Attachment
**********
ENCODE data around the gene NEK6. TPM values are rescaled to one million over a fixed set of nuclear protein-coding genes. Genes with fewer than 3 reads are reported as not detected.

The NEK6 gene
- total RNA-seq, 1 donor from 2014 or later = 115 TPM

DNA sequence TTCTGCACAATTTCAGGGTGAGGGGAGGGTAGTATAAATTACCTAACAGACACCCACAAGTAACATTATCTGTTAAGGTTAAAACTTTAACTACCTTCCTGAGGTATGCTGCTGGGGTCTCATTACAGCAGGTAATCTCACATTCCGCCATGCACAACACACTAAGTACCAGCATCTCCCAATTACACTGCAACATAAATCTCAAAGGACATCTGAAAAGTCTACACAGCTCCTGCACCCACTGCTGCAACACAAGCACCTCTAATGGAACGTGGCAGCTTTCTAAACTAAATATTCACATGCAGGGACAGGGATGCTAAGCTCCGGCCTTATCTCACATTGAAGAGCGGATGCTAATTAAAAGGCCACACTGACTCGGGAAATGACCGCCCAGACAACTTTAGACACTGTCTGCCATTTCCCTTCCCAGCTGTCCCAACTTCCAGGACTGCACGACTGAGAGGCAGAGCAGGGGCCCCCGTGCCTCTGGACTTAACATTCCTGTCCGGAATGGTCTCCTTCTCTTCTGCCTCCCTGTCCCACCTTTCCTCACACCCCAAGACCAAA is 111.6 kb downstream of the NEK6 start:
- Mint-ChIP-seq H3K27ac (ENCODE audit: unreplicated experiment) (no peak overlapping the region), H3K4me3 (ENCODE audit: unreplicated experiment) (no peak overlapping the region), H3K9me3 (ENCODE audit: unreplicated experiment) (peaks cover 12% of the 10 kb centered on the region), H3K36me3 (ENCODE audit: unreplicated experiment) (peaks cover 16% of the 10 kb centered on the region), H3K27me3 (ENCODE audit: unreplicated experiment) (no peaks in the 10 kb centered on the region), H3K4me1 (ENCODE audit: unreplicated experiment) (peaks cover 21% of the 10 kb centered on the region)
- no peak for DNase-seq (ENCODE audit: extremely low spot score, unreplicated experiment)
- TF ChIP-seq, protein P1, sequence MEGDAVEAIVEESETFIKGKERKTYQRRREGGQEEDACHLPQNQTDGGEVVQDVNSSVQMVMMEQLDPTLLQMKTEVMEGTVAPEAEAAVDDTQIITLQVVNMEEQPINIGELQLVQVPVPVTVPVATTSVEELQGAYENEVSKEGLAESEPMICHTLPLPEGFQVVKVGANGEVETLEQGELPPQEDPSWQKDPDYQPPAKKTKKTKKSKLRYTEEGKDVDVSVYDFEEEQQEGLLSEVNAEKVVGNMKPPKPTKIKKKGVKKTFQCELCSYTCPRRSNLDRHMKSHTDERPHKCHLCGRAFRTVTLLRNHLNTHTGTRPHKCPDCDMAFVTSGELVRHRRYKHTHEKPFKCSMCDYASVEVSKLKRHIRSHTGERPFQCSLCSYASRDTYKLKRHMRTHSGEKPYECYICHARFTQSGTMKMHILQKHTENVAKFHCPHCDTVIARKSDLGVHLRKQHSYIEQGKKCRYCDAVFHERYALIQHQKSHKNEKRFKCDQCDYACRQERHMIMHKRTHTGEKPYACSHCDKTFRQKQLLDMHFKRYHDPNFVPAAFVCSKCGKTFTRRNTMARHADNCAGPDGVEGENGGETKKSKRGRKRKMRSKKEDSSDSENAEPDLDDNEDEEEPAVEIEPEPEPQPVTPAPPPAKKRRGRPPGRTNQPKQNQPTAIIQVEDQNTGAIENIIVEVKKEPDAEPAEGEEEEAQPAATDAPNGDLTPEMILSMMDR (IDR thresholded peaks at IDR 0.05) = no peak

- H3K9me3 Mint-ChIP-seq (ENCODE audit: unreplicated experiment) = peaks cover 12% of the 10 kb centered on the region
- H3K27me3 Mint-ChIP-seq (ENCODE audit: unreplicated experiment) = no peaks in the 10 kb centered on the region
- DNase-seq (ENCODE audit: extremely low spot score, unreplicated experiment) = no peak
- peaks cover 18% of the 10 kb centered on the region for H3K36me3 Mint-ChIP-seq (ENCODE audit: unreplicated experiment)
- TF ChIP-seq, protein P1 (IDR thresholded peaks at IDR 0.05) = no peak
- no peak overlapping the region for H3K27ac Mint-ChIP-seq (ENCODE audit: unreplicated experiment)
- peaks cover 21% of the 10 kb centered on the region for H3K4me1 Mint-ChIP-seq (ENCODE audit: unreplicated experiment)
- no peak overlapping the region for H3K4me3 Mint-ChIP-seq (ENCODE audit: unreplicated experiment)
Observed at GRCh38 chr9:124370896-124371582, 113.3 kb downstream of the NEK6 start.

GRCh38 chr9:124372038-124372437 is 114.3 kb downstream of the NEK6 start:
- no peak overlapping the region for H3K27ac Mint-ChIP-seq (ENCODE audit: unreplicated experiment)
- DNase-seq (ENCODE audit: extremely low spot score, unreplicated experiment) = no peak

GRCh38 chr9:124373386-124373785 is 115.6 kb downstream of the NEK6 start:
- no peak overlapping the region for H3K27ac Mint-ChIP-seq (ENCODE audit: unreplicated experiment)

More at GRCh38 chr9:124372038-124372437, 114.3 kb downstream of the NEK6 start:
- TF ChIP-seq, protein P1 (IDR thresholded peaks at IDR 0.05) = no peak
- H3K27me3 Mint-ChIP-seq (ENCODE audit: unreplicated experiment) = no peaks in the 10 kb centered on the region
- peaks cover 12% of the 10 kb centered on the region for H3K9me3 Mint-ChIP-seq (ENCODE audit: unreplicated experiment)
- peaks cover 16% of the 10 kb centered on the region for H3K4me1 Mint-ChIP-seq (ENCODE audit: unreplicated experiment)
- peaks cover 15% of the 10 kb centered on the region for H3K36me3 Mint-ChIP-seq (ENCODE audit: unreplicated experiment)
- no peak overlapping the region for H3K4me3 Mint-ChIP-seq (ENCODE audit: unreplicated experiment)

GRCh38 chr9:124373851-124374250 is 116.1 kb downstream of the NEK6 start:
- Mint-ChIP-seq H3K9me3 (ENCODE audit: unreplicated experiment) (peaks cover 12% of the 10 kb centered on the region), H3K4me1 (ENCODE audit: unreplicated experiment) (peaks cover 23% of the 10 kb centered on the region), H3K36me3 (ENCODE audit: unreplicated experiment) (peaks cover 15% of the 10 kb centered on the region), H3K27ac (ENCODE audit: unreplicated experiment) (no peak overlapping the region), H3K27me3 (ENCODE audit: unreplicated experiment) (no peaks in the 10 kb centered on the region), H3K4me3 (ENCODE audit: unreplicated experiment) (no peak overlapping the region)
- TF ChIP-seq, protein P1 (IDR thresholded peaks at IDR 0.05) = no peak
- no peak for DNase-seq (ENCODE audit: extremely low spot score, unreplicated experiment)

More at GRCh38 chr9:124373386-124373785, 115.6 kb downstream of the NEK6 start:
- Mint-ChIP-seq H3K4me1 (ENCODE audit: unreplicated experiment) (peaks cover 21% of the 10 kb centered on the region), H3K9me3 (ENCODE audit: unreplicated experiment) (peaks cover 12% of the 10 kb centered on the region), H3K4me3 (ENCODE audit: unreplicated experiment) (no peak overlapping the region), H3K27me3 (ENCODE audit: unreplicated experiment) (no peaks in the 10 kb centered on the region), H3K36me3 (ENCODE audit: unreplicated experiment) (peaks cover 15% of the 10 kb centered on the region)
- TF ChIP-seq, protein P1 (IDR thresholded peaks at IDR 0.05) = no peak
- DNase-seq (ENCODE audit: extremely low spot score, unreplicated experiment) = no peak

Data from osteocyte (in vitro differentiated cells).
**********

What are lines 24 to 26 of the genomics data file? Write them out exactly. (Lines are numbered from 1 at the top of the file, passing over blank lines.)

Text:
- H3K27me3 Mint-ChIP-seq (ENCODE audit: unreplicated experiment) = no peaks in the 10 kb centered on the region
- peaks cover 12% of the 10 kb centered on the region for H3K9me3 Mint-ChIP-seq (ENCODE audit: unreplicated experiment)
- peaks cover 16% of the 10 kb centered on the region for H3K4me1 Mint-ChIP-seq (ENCODE audit: unreplicated experiment)